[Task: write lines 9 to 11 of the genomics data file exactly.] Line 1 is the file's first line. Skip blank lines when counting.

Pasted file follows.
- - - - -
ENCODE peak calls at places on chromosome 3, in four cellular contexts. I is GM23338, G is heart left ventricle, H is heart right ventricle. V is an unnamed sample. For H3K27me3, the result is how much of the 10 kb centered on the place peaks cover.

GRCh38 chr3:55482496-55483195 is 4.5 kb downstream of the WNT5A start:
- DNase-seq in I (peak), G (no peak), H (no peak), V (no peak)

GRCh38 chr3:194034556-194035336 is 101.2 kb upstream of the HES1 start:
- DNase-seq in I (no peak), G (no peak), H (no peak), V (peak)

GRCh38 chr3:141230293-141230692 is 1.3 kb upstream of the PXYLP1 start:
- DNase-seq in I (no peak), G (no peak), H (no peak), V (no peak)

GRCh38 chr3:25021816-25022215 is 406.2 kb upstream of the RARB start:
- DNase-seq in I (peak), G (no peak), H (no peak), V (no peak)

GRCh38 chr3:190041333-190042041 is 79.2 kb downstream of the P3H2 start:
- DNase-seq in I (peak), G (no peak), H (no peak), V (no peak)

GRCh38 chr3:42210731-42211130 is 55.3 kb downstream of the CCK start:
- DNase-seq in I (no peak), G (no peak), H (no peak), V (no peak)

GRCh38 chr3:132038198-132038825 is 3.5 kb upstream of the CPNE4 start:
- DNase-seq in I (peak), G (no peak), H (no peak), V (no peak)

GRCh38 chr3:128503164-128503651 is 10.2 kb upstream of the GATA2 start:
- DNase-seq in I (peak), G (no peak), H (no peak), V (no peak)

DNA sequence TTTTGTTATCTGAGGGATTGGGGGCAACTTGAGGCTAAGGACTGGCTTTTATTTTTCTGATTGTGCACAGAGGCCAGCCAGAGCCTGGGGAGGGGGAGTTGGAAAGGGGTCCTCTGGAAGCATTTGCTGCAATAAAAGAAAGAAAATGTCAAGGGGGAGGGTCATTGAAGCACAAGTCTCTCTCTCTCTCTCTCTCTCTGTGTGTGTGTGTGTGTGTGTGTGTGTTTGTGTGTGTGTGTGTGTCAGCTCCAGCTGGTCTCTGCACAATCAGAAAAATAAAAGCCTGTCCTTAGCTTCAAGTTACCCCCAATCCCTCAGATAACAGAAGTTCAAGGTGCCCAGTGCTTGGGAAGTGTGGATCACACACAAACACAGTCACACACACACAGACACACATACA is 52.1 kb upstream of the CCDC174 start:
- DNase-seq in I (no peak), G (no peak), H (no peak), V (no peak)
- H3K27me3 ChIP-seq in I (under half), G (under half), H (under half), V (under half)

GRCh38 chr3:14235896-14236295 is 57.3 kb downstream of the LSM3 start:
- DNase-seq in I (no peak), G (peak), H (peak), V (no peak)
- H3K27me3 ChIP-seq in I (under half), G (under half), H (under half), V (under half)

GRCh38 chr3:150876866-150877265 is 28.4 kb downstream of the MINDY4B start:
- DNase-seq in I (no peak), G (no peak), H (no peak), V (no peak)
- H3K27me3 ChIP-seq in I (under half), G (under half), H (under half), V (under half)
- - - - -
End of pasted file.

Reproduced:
- DNase-seq in I (peak), G (no peak), H (no peak), V (no peak)

GRCh38 chr3:190041333-190042041 is 79.2 kb downstream of the P3H2 start:
- DNase-seq in I (peak), G (no peak), H (no peak), V (no peak)